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Which Banks Have the Most Convenient ATMs?

| MoneyRates.com Senior Financial Analyst, CFA
min read

Atm-machinesDo you use an automatic teller machine (ATM) regularly? If so, ATM fees could be taking a big bite out of your checking account - and that just isn't necessary.

The year 2019 marked the 50th anniversary of the ATM. For many consumers who've gone to cashless payments, those machines are over the hill at 50.

For other consumers, ATMs are still a regular lifeline to their bank accounts. The problem is that ATM fees reached a new high in 2019 also.

Avoiding those fees does not mean kicking the ATM habit. It just means making the right choices about which machines you use.

What Are the Options for Free ATMs?

Fortunately, you have options. Many banks offer free ATM access, as long as you use the right machines. Others even reimburse their customers for ATM fees, regardless of which machines they use.

There are three options for how to get around ATM fees:

  1. Choose a bank with an extensive branch network
  2. Choose a bank that is part of a major ATM network
  3. Choose a bank account that reimburses ATM fees

Any of these options gives you almost unlimited access to your money.

This article looks at each of those options for avoiding ATM fees, so you can make a choice that saves you money without costing you any convenience.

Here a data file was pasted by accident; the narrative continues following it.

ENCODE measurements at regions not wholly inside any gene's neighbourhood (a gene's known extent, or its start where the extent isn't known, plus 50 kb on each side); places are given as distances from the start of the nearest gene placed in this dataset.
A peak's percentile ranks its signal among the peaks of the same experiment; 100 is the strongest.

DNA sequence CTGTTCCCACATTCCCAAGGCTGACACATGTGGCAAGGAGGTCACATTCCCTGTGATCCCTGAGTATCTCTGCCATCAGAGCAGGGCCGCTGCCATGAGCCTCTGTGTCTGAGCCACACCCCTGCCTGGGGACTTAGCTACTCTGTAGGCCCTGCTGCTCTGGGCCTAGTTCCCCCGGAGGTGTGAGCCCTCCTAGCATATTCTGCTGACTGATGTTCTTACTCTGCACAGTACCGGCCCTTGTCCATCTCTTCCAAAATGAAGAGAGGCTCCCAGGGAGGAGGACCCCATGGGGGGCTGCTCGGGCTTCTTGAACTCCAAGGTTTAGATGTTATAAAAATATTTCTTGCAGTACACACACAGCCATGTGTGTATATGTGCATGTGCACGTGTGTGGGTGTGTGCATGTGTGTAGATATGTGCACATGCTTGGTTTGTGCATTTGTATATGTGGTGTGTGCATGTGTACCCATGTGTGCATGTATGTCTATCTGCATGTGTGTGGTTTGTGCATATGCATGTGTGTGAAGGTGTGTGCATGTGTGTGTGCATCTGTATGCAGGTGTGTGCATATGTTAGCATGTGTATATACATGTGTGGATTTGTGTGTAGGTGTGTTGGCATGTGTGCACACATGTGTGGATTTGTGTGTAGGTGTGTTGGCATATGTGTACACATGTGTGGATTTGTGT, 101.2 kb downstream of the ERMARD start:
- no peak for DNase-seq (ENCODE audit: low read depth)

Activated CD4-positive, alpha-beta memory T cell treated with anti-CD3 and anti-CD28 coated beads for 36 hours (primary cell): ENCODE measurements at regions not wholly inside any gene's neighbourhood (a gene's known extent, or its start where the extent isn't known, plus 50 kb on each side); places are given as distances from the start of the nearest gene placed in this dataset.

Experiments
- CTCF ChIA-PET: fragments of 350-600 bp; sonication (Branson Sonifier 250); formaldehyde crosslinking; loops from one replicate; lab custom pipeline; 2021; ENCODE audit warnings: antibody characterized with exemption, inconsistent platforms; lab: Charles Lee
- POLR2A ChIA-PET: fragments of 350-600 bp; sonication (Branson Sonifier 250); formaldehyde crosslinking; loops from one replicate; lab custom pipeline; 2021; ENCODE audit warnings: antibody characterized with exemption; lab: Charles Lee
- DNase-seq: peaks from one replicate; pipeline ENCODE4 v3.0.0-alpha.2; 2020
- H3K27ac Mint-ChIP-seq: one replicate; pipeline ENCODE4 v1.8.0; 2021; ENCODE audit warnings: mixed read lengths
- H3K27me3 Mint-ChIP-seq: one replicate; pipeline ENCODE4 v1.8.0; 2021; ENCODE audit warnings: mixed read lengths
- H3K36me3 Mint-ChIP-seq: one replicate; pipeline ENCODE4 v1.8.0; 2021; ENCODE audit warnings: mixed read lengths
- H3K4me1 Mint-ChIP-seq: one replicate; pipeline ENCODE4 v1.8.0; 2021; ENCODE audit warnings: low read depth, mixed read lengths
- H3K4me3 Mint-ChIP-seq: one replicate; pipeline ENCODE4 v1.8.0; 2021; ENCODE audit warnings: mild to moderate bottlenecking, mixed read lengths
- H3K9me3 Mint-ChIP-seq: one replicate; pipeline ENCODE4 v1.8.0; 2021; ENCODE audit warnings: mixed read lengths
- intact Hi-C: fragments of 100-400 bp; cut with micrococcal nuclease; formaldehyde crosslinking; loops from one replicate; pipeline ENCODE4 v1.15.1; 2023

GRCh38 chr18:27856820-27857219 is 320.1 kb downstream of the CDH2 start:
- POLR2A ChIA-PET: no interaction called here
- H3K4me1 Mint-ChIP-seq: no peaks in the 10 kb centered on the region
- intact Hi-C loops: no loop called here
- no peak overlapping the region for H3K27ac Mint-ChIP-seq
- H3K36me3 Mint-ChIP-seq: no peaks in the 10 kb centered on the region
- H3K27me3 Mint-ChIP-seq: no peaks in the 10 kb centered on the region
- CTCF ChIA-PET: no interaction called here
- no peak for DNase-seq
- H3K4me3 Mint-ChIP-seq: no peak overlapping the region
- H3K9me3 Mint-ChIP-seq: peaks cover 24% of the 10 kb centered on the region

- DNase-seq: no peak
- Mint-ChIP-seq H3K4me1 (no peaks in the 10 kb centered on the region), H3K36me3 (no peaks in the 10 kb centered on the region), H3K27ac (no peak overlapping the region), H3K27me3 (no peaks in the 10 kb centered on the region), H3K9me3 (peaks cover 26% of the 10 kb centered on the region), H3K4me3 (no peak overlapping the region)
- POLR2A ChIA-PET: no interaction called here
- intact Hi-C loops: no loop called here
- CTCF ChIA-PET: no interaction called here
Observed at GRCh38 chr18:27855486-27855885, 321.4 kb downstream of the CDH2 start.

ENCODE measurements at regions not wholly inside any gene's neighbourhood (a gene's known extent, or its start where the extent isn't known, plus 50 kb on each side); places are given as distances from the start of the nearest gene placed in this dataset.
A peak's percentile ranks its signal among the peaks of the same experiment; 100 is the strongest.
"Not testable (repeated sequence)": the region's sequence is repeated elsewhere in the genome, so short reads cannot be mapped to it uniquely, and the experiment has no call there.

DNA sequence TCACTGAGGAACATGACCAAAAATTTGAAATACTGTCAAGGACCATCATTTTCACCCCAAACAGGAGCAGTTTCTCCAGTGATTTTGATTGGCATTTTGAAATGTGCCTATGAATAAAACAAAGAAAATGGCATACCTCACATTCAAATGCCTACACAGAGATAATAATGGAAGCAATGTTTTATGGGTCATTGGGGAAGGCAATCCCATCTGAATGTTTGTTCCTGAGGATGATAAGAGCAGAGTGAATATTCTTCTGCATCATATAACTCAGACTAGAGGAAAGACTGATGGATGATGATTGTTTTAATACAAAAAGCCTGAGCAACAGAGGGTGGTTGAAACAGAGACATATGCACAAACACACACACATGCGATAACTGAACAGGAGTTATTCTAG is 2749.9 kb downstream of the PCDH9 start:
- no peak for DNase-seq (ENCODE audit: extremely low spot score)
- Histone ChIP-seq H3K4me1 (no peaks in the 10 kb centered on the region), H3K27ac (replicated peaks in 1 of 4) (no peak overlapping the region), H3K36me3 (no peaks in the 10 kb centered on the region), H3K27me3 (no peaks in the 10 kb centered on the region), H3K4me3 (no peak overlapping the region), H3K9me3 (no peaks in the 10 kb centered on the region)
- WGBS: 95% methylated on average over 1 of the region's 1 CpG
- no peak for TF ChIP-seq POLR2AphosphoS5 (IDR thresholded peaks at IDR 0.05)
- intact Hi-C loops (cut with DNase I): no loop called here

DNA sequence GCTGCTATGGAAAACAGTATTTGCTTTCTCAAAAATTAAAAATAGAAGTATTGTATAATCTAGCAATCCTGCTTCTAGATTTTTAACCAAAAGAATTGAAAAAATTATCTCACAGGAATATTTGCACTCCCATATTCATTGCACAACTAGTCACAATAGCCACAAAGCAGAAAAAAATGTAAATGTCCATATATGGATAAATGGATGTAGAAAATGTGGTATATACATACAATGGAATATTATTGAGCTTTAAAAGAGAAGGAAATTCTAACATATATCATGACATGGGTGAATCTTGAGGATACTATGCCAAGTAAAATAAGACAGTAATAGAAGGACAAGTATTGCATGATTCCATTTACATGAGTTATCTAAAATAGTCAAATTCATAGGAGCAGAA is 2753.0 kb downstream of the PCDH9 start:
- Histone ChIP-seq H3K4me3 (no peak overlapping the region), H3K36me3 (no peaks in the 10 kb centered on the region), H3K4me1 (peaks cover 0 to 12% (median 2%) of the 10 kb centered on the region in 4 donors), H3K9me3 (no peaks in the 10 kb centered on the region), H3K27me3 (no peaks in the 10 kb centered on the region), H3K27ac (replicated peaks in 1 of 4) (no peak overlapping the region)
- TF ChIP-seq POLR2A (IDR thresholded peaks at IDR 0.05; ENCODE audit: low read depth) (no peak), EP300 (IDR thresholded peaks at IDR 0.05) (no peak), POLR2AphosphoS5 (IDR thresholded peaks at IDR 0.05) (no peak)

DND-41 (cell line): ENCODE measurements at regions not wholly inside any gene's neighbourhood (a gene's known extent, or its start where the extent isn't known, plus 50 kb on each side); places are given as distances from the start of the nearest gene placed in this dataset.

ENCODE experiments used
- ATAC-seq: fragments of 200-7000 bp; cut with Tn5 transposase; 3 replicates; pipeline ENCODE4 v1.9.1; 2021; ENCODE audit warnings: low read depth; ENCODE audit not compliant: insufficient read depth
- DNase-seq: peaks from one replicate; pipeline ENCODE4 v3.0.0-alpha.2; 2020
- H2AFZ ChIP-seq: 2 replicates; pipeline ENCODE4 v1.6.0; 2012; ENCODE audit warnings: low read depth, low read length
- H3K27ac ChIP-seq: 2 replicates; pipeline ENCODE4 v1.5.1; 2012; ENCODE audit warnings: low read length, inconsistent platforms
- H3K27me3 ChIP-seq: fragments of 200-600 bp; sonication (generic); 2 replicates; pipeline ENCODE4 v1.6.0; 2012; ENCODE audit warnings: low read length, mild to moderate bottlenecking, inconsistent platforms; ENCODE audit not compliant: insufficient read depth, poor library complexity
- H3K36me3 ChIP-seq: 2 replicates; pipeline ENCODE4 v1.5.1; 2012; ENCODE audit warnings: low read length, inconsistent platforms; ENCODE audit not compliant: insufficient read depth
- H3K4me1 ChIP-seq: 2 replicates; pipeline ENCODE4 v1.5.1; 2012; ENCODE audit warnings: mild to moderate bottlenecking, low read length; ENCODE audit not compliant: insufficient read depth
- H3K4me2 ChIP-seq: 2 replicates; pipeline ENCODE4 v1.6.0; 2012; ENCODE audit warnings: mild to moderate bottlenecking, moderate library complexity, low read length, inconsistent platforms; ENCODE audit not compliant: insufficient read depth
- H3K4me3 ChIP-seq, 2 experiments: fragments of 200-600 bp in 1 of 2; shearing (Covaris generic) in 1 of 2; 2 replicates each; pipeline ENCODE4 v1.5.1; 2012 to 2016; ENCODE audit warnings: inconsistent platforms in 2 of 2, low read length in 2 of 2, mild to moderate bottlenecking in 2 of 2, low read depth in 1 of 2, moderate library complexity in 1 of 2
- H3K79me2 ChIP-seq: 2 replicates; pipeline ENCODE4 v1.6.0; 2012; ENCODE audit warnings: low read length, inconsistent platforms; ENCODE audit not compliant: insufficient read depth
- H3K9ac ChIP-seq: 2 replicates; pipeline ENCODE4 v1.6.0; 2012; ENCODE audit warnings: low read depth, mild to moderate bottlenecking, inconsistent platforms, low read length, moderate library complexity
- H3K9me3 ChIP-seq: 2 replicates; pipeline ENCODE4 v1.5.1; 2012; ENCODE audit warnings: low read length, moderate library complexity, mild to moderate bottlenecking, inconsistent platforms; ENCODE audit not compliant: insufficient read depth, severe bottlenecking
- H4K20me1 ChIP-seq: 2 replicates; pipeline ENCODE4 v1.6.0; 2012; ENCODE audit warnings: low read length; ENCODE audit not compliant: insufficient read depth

What's At Stake: The Cost of ATM Fees

First of all, how much do ATM fees really matter?

You might be surprised. While most banks offer free ATMs, this generally only extends to specific machines. Free ATM access may depend on your using a machine operated by your bank or one that is part of a network to which your bank belongs.

Otherwise, if you use the wrong machine, you pay not once, but twice each time you access your money.

First of all, if your financial institution doesn't have a relationship with the operator of the machine you use, that operator will charge you a fee.

Second, your bank will likely charge you with an additional fee for using an out-of-network ATM.

As of the August, 2019 MoneyRates Checking Account Fee Survey, the average fee ATM operators charged for non-customers who used their machines was $2.87. The average fee banks charged on top of that when their customers used an out-of-network ATM was $1.74.